02 February 2010

Guitar Hero chief exec boo'd off stage

I was originally going to tweet this with a short comment, but it deserves more than 140 characters.  First off, skim the LA Times article to catch up.

I'm in a tricky position to discuss the state of the Guitar Hero franchise.  I haven't purchased a GH product since GH3/360 in 2007.  That's a long time and there have been almost a dozen releases since then.  Being such a proponent of music games, why haven't I purchased any more of the Hero games?  Because I'm a Harmonix fanboy.

To me, Harmonix is the reason America was swept up in music game frenzy, dating all the way back to 2005's original Guitar Hero game.  These guys just get music and what it means to enjoy it as a game.  When they left Activision to pursue Rock Band with EA, my heart and wallet went with them.  Activision replaced them with Neversoft, a brilliant developer, but one or both teams lost sight of the Harmonix mantra.

Oversimplifying, Activision makes music games for people who like video games.  Harmonix makes music games for people who like music.  There is absolutely market space for both to co-exist.

Fast forward to 2009.  We're in a damn recession and newcomers to the music genre are faced with spending $99 to $199 in order to enter the domain.  It really is equivalent to purchasing a new game system.  It should surprise no one, especially the market analysts at Activision, that the music games genre was going to take a hit when people started cutting back their budgets.  That's not even taking into account the saturation of the genre.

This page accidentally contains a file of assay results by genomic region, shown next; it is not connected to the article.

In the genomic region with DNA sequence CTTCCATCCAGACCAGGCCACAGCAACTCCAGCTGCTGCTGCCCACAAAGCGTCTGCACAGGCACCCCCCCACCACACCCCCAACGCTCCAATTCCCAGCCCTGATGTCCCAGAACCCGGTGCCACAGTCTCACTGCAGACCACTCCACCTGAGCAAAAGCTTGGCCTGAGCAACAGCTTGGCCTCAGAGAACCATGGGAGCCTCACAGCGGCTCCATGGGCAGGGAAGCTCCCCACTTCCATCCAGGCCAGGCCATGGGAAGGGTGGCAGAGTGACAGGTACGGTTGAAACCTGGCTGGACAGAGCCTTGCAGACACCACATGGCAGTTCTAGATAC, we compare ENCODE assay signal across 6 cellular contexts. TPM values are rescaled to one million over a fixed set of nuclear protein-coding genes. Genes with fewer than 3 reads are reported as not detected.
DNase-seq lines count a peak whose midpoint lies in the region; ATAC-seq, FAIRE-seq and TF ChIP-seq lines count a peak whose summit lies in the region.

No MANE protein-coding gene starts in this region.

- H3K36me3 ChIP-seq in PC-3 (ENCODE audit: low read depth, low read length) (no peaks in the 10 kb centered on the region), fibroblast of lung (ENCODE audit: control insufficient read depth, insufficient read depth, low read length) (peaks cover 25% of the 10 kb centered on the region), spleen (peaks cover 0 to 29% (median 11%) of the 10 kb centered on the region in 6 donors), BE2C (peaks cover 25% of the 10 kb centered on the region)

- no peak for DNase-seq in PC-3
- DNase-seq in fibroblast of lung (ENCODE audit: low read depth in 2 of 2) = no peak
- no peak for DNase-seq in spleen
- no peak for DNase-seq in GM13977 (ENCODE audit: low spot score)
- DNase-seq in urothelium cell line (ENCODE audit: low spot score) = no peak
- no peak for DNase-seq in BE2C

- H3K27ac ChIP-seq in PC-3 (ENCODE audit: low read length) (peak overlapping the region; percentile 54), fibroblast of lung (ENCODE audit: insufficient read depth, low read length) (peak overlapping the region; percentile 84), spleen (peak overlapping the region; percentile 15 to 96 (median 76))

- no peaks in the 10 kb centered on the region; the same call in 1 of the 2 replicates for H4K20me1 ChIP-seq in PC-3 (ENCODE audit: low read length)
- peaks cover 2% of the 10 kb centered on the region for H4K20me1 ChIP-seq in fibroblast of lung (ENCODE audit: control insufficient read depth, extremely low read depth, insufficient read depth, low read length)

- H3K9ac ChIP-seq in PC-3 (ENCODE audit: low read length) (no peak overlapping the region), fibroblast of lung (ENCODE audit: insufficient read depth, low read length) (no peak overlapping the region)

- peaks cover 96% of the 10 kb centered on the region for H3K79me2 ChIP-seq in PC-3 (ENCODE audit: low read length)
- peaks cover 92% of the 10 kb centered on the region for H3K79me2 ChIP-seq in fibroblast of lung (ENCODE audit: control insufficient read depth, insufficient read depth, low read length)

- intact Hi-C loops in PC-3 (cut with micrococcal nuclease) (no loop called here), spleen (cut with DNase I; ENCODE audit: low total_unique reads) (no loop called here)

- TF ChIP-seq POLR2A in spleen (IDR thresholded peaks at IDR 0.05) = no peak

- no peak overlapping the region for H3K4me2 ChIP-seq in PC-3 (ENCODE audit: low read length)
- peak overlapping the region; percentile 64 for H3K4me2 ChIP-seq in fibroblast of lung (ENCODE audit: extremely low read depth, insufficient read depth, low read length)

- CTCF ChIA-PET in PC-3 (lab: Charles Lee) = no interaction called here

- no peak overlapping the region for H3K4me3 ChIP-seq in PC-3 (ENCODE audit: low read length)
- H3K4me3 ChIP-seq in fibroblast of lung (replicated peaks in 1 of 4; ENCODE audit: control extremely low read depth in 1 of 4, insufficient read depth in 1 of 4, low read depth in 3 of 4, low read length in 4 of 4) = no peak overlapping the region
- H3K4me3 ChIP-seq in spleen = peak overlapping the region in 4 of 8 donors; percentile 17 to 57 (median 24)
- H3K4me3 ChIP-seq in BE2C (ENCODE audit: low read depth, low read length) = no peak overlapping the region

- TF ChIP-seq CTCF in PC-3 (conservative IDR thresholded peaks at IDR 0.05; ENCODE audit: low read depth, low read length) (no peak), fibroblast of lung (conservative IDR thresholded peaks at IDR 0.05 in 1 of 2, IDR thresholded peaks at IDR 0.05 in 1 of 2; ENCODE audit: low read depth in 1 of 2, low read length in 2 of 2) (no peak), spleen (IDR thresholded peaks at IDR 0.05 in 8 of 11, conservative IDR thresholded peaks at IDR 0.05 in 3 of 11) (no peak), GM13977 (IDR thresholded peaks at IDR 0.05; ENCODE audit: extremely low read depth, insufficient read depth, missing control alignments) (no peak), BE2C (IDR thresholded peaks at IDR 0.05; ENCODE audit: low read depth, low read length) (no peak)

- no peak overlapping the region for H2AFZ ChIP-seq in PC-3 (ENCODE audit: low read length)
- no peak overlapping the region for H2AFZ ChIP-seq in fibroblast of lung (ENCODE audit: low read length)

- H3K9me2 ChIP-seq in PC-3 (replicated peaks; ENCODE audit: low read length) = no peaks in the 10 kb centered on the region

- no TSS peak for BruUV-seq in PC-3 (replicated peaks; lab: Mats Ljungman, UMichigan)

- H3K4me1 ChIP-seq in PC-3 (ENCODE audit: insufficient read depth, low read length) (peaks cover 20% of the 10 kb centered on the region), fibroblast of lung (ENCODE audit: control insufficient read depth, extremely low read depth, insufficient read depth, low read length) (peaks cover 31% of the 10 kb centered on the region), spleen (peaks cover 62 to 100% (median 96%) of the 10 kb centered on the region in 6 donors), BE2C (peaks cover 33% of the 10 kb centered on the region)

There's too many different games now!  Once you've established a sale of your platform, be it Guitar Hero or Rock Band, it's time to hunker down and continue the cash with attractive songs in downloadable add-ons.  It's much easier for me as a consumer to justify song additions in $1 to $20 increments than $60.  I also get to pick and choose which songs to add to my collection.  Harmonix and EA grasped this concept better than Activision.

Let's talk about Rosensweig.  It could have just been bad luck with the recession, but how does this guy think they are going to make great sales when they have too many games?  Smash Hits, GH5, Band Hero, Metallica, and Van Halen are all add-ons to an existing platform (World Tour), but have the costs associated with a new game.  Can't you see where this is wrong?  Rosensweig was picked to make the right decisions for the franchise.  Looking back at his year, I can't see any other option than to let him go.  I only wish I knew more about Activision's brass to know if Rosensweig is even the right person to punish, or if he is just a scapegoat.

Oh, but Ryan, what about The Beatles: Rock Band?  Touche, but Harmonix took the add-on pack to a new level with The Beatles.  I don't see any of those other games come with custom instrument replicas, impossible-to-find fan services as bonus materials, and exquisitely faithful reproduction and homage to the source material.  Harmonix did it right and justified their separate product.  Activision's only innovation to the space has been DJ Hero, which is a fine game and not "just another Guitar Hero game."  I don't see how 789K units sold is paltry either, when the total Activision music game sales for Q4 amounted to ~1.4M units.

To sum up, it wasn't as great a year for the music game genre as years past, but with such high precedence to follow, a publisher over-saturating the market/clogging up store shelves/confusing customers, and an economic downturn, what was supposed to happen?  So long, Rosensweig.